Last week, I had a short essay published in Slate that discusses the failure of recent popular science fiction to imagine Socioeconomically Less Awful Futures. This failure is, in many ways, understandable, given how Socioeconomically Awful the present is, but I suggest that it might be interesting to conceive of science fiction as a genre with a special power to help us think rigorously about what kind of future we’d prefer to live in. There are a few examples of recent fiction in this vein, but I think we need more — and more ambitious — efforts at Utopian foresight.
I wrote the piece as part of a series of posts by Future Tense promoting the release of Hieroglyph: Stories and Visions for a Better Future, edited by Ed Finn and Kathryn Cramer. It’s an anthology that tries to imagine such positive futures, though there are a variety of themes and political perspectives in the anthology (not all of which correspond to my own). I contributed a story called “Johnny Appledrone vs. the FAA.” The story’s not exactly about economic inequality, but it responds to the Pretty Awful socioeconomic world imagined in my first novel, Pop Apocalypse.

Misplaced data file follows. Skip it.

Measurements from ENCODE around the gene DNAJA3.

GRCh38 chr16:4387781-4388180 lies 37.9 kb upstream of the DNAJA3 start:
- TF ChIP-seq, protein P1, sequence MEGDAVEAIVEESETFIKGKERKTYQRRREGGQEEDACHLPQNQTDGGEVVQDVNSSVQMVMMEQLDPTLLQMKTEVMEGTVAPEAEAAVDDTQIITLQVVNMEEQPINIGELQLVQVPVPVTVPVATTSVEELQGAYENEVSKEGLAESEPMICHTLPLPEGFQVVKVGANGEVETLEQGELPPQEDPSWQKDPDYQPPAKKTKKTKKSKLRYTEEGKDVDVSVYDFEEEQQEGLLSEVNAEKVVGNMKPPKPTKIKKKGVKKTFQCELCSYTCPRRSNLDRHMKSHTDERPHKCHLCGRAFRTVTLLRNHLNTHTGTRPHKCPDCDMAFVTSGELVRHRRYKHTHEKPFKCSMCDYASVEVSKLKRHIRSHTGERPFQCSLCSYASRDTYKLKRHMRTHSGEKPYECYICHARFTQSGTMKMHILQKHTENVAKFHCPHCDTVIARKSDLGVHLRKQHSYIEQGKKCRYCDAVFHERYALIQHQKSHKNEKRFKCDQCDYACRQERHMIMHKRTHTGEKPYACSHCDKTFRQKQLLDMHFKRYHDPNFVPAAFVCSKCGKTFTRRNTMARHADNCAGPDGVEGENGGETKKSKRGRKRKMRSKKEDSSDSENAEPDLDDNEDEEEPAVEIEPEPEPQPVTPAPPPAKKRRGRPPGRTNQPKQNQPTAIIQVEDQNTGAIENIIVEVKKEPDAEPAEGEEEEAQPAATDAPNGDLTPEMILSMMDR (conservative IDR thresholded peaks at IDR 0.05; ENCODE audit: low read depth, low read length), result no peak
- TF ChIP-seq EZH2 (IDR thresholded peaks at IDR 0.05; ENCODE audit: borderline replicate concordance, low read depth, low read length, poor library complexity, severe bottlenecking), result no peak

On the whole, the story’s a bit less dystopian, and a bit less satirical, than Pop Apocalypse, but it’s also a kind of mini-sequel in that the story imagines a possible tactic that might help overcome centralized control and surveillance of the Internet (what I call the mediasphere).